Dear Ivanka Protests Ask First Daughter to Bring Women’s Rights in Move to Washington
Dear Ivanka hosts a second rally in New York.
“My husband, Jared, and I will be moving with our family to Washington, DC, where Jared will serve as Senior Advisor to the President,” wrote Ivanka Trump on Facebook on January 11.
She has a lot of packing to do ahead of the upcoming move to our nation’s capital, but art world activist movement Dear Ivanka is encouraging the soon-to-be First Daughter to make plans beyond her designer wardrobe and blue-chip art collection. On January 16, Dear Ivanka organizers, the Halt Action Group (HAG), held a rally asking Trump to “pack” women’s rights, affordable health care, freedom of the press, and other things many perceive to be threatened by President-elect Donald Trump.
The event, which attracted several hundred people, was the second action held by the group in an effort to appeal to Ivanka as a potential voice of reason. As opposed to her father, she is thought by the Dear Ivanka movement to be more reasonable and progressive, leading many to hope that she might encourage the administration to take a more liberal stance on key issues such as immigration and reproductive rights.
The group, which congregated at the statue of William Tecumseh Sherman in Grand Army Plaza at 59th Avenue and 5th Street, was easy to spot, sporting custom orange and white baseball caps stenciled with a “Trump Moving” logo. Bill Powers of New York’s Half Gallery led the march as they set off for Trump’s home at 502 Park avenue, hoisting a sign that read on one side “Dear Ivanka, what would MLK say?”
In keeping with the moving conceit, the marchers carried (and sometimes wore) moving boxes representing the freedoms we risk losing, emblazoned with slogans like “Don’t forget to pack human decency.” There was an elaborate vagina dentata box, cardboard cutouts of both father and daughter, and, of course, Richard Prince’s recently-disavowed Instagram appropriation art featuring Ivanka preparing for a photo shoot.
“The Trump/Pence administration is a living nightmare and we will not normalize this election,” said footware designer Arden Wohl to artnet News of her decision to participate in the protest. Although she was friends with Ivanka when the two were growing up, Wohl says that she has not seen her in some years.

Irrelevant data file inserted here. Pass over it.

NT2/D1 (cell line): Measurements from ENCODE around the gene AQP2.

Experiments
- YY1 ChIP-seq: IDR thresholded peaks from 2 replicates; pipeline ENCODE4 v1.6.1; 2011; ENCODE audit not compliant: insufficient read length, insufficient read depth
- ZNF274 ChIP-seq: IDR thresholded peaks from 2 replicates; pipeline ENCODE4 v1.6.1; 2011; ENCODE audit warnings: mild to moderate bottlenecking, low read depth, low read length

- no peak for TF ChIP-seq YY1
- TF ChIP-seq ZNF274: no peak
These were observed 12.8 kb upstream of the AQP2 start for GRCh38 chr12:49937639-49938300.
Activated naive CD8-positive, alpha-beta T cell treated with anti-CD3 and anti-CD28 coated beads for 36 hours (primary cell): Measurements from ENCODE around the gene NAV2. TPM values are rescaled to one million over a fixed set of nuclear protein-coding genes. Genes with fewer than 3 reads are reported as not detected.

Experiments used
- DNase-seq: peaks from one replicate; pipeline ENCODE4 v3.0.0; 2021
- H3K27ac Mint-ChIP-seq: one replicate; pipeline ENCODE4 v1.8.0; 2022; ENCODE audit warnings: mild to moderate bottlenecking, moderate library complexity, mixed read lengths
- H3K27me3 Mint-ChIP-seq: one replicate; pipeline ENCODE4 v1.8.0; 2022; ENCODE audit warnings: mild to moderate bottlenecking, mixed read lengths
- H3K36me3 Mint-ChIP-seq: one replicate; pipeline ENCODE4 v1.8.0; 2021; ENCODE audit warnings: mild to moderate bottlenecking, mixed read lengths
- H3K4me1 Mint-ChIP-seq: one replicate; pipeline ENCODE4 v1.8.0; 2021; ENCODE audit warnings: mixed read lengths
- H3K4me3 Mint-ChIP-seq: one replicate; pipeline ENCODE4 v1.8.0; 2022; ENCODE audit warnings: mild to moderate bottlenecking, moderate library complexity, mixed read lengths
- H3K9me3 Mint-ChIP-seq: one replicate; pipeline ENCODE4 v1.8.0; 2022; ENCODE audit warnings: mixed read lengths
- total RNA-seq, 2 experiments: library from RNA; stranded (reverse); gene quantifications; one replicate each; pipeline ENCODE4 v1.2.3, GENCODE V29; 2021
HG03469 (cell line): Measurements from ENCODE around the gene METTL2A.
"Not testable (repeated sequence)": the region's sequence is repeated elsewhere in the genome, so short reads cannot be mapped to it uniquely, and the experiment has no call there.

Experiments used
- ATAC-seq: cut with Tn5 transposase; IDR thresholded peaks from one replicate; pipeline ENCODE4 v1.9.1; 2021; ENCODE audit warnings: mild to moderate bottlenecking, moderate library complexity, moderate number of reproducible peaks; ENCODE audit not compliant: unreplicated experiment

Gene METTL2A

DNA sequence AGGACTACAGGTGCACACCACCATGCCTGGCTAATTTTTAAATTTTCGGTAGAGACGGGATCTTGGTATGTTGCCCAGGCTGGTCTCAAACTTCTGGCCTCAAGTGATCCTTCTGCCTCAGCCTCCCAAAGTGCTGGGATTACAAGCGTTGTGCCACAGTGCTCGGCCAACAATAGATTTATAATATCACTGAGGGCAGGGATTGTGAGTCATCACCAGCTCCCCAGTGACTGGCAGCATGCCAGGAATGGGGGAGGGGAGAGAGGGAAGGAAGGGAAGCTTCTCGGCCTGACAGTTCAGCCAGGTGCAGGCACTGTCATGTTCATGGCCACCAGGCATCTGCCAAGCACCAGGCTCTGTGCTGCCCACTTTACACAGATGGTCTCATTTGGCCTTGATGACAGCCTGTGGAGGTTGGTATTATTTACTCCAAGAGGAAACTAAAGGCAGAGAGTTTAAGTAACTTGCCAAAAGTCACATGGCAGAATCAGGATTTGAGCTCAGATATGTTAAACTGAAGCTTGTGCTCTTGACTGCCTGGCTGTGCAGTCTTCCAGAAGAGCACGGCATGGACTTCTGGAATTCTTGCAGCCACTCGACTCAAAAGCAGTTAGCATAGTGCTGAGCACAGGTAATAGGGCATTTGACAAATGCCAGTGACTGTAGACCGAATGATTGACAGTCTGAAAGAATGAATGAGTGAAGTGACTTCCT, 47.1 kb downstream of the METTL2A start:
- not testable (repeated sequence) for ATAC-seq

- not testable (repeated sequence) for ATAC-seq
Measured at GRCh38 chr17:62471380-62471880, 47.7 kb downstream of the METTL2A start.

Allegedly, HAG’s appeal to Trump, which also included a November 28 protest outside the Puck Building (which is owned by the family of her husband, Jared Kushner), has not gone unnoticed.
“She’s embarrassed,” said HAG’s Alissa Bennett, a writer and director of New York’s Team Gallery. “In her heart of hearts, I think it’s very unlikely she believes in the ideals of this administration.”
“These are people who’ve grown up with [Ivanka], whose art she buys, and I think that she needs to say something,” added Jamieson Webster, also one of the event’s organizers. “She was born and raised in New York, and she can’t have her cake and eat it too. Where does she stand?”
Those in attendance included New York magazine critic Jerry Saltz, who met up with the group after waving an anti-Trump sign while riding the escalator in the lobby of Trump Tower. “We hate Trump,” he explained to passersby, while admitting that protesting has always made him feel uncomfortable.
Artist Marilyn Minter, who will hold a pre-inauguration feminist event with Madonna at the Brooklyn Museum on January 19, was also there, dressed in a box marked “Fragile” and “First Amendment,” having hand-painted several boxes for the occasion. “You should join us!” she encouraged one of the numerous cops who were on hand to oversee the event. “We’re here,” the officer replied. “We’re with you in spirit.”
The march circled the block outside Trump’s home, and the crowd chanted “Tell Daddy no!” as they passed by her front door. Across the street, participants stacked the boxes for a photo op, before heading south to do the same in front of Senator Chuck Schumer’s office.
For some, Dear Ivanka was just another stop on the protest circuit: “I’m averaging a rally a week,” artist Linda Nagaoka told artnet News. “It’s a way to channel some of that anger.”
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